Car plugin heaters: yes or no?

If the unfortunate happens and your car heater breaks, what to do to? Do you get a simple plugin substitute?

Three circular air vents in a car dashboard

by Chris Williams |

Car plugin heaters, are they good? The short answer is no. They’re rubbish. In this article, we’re going to look at why cheap plugin heaters are no good for your car and what, if anything, you can do instead if the heater in your car has stopped working.

The problem with electric plugin heaters

It’s mostly to do with performance. A heating system in a car is like a radiator; hot coolant passes through the heater core and heat is then transferred into the car interior by a blower.

By contrast, electric plugin heaters use the power of a car’s 12V socket to create their heat. And by comparison, it’s very anaemic. The feeble amount of power 12V plugin heaters have means that the measly amount of heat they create is nothing like what you get from the proper car heating system. Frankly, these little plugin heaters a less powerful than hairdryers.

Thus, buying a small 12V plugin heater for your car is a waste of money and resources and we don’t recommend it at all.

What to do if your car heating system breaks

A car heating system is one part that you shouldn’t expect any problems from - the chances of a fault are very low indeed. However, if it’s your house the tornado of misfortune happens to smash, then that is a bummer and the stat matter zilch.

Getting the heater fixed would be our first suggestion - there's no real aftermarket substitute. Despite being of simple principles, car heaters do have quite a few components to dictate airflow, temperature, and direction. They can also be expensive things to repair.

The two most common parts of the heating system that go wrong are the blower and the core. The former is the cheaper of the two and will likely cost between £200 and £400 (at dealers or independent mechanics). Replacing the core is more complex and labour intensive and can head towards, if not above, the £1000 price mark.

I’m not spending that much

That’s fair enough if the heater has kicked the bucket in a hobby car because people don’t tend to use them much in winter anyway. In your everyday vehicle, you’ll just have to put up with being cold in your car for part of the year. Or you can get yourself a warm hat and jacket.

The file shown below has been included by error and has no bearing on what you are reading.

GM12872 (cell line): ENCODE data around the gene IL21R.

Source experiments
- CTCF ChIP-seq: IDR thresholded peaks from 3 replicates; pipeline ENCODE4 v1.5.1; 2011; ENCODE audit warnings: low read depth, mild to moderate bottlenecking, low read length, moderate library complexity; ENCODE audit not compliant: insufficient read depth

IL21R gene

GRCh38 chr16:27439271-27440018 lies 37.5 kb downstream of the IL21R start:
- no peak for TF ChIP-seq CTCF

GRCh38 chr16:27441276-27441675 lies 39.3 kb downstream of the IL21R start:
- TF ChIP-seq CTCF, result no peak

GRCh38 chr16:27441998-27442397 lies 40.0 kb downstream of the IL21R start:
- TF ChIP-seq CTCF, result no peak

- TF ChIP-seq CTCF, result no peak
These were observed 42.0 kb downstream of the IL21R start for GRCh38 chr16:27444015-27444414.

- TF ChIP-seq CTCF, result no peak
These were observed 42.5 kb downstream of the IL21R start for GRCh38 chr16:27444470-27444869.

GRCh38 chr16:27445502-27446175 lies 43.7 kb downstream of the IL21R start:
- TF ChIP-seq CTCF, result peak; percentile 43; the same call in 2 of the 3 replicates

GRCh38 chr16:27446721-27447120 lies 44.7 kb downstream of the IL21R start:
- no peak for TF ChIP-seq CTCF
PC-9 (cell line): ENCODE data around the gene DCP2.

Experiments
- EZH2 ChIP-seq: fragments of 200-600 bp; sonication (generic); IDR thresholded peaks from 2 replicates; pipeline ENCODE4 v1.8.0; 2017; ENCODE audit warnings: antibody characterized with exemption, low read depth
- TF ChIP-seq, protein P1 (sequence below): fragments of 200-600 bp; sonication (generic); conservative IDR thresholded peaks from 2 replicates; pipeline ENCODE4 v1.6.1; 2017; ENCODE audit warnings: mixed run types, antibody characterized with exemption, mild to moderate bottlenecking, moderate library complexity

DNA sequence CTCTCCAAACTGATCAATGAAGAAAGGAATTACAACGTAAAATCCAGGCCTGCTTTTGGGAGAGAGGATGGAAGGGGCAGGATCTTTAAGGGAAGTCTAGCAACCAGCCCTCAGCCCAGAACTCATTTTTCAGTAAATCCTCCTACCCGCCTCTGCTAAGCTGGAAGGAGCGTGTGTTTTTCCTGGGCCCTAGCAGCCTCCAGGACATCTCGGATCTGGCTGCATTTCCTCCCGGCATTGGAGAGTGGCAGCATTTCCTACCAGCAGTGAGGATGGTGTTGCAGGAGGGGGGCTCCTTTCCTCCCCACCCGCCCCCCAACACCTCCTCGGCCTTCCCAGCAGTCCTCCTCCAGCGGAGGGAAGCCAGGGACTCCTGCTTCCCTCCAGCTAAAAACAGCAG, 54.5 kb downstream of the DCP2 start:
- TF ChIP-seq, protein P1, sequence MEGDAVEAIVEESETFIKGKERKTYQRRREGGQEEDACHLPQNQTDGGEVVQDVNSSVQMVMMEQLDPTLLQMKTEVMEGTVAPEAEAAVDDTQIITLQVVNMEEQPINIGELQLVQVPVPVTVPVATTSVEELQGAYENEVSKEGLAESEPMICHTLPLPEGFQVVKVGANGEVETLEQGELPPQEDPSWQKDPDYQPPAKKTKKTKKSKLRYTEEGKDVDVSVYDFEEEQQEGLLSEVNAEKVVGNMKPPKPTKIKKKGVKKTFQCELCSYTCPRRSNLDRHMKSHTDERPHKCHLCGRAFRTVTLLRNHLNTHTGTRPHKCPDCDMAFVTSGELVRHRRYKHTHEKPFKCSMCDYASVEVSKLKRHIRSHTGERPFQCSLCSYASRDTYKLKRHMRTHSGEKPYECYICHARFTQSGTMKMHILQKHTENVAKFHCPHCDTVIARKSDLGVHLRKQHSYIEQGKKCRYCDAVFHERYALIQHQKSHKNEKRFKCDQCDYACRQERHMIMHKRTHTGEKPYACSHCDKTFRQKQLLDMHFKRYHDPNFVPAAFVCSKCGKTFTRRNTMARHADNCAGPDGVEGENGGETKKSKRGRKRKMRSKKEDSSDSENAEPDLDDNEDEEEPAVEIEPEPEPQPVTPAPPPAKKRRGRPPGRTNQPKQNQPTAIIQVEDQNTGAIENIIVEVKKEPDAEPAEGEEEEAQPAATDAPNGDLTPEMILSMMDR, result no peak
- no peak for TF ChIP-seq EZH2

If the heater in your car is only blowing cold air it’s possible that a flap is stuck in the cold position or the coolant levels are low. These are minor niggles that can be fixed quickly and without expense.

Finding the right coolant and how to change it

If nothing is flowing from the vents it may just be a blown fuse, which is also easily replaced.


If the loss of heat doesn’t bother you but the ability to stave off moisture does, there is an option for you. Dehumidifiers are an effective and budget-friendly means to keep moisture at bay inside a car. They are bags of silica or charcoal that can be left in a car for weeks to soak up moisture. Once full, they can be left outside in the sun to dry out before being used again. Below are our two top picks:

Hillington Reusable Car Dehumidifier Bags

Hillington Reusable Car Dehumidifier Bags

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Our top-rated car dehumidifiers are some silica-filled bags. It's the best option because these 1kg bags can absorb up to 400ml of water each. Therefore you can have them in a vehicle for a long time before 'recharging' and they can be used in large vehicles too, including campervans.

There are many silica-filled bags on the market, but we rate the Hillington option very highly. Not only can the volume soak up a good amount of moisture, but also because they carry two handy features.

One is the dot which goes blue when the bag has absorbed all it can. You can then 'recharge' it (about once a month) and the dot turns pink. The second useful feature is the inclusion of non-slip pads that you can use to stop the bags from sliding off a dashboard, for example.

Bamboo Charcoal Bag (2 X 500g)

Bamboo Charcoal Bag (2 X 500g)

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Activated bamboo charcoal is fantastic for air purification and drying. The charcoal is porous, allowing moisture and odours to be absorbed. A pair of 500g bags is good for the car, but you can use them around the house, too. They are reusable, all you need to do is expose the bags to sunlight for a couple of hours on each side at least once a month.

Read next:

Car vacuum group test: corded vs cordless

The best tyre pressure gauges

The best biodegradable and waterless car cleaning products

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